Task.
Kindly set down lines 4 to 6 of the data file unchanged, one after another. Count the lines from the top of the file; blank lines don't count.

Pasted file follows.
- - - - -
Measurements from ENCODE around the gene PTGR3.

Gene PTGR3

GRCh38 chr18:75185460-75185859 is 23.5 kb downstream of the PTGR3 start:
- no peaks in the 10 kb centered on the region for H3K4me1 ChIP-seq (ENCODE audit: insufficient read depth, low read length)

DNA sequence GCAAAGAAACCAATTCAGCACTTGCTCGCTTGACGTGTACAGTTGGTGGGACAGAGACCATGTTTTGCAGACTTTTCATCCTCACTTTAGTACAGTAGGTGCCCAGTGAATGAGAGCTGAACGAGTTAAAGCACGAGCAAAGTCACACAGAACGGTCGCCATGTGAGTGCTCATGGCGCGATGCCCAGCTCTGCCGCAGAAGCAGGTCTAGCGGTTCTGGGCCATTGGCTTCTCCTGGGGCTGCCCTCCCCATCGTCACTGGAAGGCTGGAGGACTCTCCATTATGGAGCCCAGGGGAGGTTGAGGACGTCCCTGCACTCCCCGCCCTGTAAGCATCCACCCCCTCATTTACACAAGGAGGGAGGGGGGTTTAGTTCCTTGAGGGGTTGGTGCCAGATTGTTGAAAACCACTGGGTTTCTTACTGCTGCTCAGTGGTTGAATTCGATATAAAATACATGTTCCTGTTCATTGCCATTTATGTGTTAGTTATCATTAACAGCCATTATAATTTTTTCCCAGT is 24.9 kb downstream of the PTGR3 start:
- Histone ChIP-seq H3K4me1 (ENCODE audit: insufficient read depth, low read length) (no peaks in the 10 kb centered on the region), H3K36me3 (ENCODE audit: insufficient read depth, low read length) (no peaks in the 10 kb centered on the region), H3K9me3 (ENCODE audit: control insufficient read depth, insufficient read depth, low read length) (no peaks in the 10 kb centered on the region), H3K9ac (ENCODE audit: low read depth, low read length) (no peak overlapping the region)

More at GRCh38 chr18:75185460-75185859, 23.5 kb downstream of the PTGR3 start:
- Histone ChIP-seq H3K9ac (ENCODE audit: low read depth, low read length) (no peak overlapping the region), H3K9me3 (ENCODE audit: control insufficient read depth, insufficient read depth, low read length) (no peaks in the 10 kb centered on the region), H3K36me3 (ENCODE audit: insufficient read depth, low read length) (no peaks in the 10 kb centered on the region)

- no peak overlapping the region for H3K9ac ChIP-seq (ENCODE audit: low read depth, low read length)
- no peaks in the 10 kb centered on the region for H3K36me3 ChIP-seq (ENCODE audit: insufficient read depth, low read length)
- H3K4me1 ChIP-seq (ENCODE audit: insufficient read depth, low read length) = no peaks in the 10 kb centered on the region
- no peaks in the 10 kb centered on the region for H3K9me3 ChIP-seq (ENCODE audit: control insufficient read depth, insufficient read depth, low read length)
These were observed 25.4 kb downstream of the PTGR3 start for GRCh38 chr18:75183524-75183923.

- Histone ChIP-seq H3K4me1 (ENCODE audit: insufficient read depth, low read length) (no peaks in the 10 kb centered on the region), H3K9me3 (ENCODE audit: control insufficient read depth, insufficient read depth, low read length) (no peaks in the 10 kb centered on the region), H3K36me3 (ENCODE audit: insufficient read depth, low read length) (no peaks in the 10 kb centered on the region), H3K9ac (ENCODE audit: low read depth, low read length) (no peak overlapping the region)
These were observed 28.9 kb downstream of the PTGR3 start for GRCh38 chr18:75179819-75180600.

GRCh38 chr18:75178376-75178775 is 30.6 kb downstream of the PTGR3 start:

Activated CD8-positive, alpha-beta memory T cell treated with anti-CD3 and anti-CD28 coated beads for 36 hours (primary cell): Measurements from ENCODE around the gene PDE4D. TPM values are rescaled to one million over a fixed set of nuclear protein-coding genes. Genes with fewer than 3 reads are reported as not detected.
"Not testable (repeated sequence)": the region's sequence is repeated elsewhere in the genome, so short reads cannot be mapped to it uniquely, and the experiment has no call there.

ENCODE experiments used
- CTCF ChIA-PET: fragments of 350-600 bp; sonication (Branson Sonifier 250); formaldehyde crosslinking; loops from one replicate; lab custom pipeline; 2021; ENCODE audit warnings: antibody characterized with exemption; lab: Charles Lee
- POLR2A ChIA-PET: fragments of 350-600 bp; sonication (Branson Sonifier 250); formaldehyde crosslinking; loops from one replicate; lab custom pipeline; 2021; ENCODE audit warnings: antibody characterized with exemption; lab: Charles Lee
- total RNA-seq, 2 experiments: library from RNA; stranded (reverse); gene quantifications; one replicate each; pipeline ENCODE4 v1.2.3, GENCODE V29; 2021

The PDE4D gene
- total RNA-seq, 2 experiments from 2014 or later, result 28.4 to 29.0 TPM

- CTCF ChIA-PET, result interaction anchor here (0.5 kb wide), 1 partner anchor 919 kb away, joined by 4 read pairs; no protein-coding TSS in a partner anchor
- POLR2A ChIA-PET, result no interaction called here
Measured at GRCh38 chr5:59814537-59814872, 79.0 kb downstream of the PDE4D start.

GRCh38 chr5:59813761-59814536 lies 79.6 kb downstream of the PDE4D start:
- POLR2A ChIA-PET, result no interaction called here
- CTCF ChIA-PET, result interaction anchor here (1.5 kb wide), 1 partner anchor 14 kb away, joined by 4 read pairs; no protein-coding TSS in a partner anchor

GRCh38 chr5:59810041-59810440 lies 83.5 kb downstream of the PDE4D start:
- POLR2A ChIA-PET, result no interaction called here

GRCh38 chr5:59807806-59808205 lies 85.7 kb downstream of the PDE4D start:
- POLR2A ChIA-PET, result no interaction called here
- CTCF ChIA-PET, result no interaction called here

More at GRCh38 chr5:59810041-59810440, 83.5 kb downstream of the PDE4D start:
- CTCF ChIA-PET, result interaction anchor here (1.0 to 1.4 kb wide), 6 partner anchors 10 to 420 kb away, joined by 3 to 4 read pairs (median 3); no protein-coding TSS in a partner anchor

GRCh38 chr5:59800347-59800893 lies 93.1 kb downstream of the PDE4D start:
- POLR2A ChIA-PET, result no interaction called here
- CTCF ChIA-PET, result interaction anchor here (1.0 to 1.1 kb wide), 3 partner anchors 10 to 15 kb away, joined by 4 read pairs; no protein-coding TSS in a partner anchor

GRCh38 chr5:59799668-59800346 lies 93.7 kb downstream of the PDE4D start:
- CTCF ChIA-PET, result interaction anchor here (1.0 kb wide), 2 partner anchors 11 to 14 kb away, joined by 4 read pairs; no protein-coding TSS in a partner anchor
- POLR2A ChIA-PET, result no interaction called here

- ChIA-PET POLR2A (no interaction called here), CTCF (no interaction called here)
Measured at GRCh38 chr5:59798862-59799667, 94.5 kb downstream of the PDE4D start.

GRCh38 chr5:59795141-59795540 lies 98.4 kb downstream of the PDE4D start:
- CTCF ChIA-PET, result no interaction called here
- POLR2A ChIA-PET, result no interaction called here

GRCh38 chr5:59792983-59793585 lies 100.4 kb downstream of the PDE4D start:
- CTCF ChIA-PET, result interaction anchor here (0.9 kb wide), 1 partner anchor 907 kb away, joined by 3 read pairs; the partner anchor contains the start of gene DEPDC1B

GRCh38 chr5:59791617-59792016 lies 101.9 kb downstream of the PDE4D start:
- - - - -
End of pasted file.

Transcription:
- no peaks in the 10 kb centered on the region for H3K4me1 ChIP-seq (ENCODE audit: insufficient read depth, low read length)

DNA sequence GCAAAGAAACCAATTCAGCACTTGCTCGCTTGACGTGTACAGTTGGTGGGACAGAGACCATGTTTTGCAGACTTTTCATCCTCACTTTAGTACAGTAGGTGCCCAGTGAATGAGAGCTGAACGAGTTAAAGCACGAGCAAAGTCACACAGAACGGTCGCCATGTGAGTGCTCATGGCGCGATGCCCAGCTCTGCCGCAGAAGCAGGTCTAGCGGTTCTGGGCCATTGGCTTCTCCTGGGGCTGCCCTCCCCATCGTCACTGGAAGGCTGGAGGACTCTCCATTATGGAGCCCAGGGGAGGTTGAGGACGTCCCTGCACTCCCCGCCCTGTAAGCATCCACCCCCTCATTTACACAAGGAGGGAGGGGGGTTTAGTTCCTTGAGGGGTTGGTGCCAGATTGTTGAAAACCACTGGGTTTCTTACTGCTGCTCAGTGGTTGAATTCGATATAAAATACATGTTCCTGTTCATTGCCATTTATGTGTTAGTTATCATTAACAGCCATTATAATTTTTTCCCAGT is 24.9 kb downstream of the PTGR3 start:
- Histone ChIP-seq H3K4me1 (ENCODE audit: insufficient read depth, low read length) (no peaks in the 10 kb centered on the region), H3K36me3 (ENCODE audit: insufficient read depth, low read length) (no peaks in the 10 kb centered on the region), H3K9me3 (ENCODE audit: control insufficient read depth, insufficient read depth, low read length) (no peaks in the 10 kb centered on the region), H3K9ac (ENCODE audit: low read depth, low read length) (no peak overlapping the region)